Am currently writing a pub book that has involved visiting loads of them (for instance I’m hoping to get to four today, was at one last night and two on Thursday) — it’s very much brief visits, taking a holiday in other people’s happiness as the Sex Pistols might have said if they’d been happy types. However, what it’s reminding me, as if I really needed to be reminded, is that despite difficult trading, pessimism over pub cos, beer prices etc, the pub stands firm. I don’t subscribe to the notion that we are seeing the last of pubs, but I also don’t feel that there is a need for complacency. Last night I was at the Yarcombe Inn, a rural roadside boozer that was shut for a couple of years and then — with the help of a TV programme — opened up again with the help of the local community. I walked in and the barman immediately engaged me in a conversation about the rain — I felt welcome. At the bar, people came and went, knew each other, there was a real sense of community; the beer — Otter Amber — was light and refreshing and the interior a mish mash of old agricultural inn ambience with various amendments down the years. It was homely, comfortable, uncluttered and organic. I loved it. I’m not surprised that the local CAMRA branch made it their pub of the year. Another pub that I also swooned over was the Crown in Stockport and you can read my review of it in today’s Daily Telegraph here.

Tuesday, 3 May 2011

What’s an unfashionable brewery?

What’s an unfashionable brewery? Is it one whose staff don terrible clothes and refuse to look like rock stars? Or is it a brewery whose beers refuse to — as what is commonly known — stretch the boundary of what we know as beer (guilty of using the phrase several times but…shrugs shoulders)? What’s a fashionable brewery then? That’s an easier question to answer. BrewDog, Thornbridge, Kernel, Camden: four names that swim into my consciousness with the sleekness of a torpedo slamming into the steel plates of a rusty old destroyer (the latter a metaphor for unfashionable beers perhaps?). Hops, collaborations (it’s good to see that beer has reclaimed the word collaboration from its taint of Vichy and Quisling), a certain swagger, shout-outs from the fans, expectations, great epoch shattering beers (if beer can shatter an epoch which it palpably cannot but what the hell). What about the unfashionable breweries then? Are they doomed to linger alone and unloved by those who see themselves in the vanguard of beer fashion? To be picked up and preened by the nameless many?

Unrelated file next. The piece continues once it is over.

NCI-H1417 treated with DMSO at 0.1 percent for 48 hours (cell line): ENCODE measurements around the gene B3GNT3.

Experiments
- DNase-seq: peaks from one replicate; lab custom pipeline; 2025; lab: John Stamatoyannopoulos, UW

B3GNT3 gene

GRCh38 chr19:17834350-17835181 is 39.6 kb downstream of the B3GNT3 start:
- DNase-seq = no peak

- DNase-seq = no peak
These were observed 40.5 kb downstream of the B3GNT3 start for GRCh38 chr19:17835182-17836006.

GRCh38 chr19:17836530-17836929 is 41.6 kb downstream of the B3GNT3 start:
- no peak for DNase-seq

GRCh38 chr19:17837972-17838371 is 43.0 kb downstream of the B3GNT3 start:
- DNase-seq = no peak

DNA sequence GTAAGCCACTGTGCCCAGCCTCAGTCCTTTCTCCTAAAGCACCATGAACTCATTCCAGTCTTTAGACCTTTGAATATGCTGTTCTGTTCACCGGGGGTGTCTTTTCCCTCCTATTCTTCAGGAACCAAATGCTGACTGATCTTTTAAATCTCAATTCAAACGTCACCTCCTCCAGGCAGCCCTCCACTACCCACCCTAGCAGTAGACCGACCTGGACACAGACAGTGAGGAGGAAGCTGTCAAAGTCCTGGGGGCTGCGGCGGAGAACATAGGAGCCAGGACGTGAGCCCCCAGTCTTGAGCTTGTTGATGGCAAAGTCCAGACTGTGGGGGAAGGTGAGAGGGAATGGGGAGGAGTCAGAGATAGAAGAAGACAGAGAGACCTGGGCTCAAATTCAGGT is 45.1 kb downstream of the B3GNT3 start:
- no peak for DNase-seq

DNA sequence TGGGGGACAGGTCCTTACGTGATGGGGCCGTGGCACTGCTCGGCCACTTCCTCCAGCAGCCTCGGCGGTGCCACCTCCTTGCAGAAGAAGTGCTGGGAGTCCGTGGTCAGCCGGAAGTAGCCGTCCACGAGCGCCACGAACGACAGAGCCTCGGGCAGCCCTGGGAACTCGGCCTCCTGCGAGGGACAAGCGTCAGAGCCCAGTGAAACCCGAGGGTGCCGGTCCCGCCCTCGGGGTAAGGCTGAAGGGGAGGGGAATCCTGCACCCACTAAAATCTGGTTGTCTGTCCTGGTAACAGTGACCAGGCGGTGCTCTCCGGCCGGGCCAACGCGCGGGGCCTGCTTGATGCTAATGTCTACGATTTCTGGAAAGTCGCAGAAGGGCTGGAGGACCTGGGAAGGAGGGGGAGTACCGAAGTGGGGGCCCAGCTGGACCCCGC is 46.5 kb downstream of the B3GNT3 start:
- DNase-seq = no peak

These navel-gazing thoughts come to me after I’d drunk a bottle of The Leveller from Springhead, a defiantly unfashionable brewery in defiantly unfashionable Sutton-on-Trent. Visited them several years back, always enjoyed Roaring Meg, their strongish blond beer whose naming following the brewery’s tradition of using an English Civil War theme for their beers’ names (Roaring Meg was a cannon used during that period — it roared and like ships the guns were given women’s names, perhaps a subconscious male desire to haul pacifistic women onto the militarist bandwagon). At the time the Springhead brewery was an internal landscape of stainless steel, pumps and undeterminable metal instruments. A brick-built, single-storied home that had little romance about it — they had moved there in 1992 and expanded to four units. Now their expansion continues and they’ve recently moved to a converted old mill in a north Notts village and I suspect that the new plant will have a similarly abstract ambience about its interior. They might be unfashionable but they’re doing well.

And The Leveller (I don’t think I have to explain the origins of this name)? It’s a dark chestnut colour with crimson tints. The nose has a dusty, powdery chocolate — milk — character. On the first gulp I’m minded to enjoy its milky, coffee-mocha chocolate feathering with the sweetness kept under reins by a resiny, earthy, almost woody-like sternness; there are also some hints of blackcurrant. The carbonation is a bit brisk but it’s nevertheless a beer that I rather enjoyed. And all this from a brewery that slips below the radar — it’s not going to change the world but it’s rather delicious and a pretty satisfying partner to roast lamb (even use some in the gravy).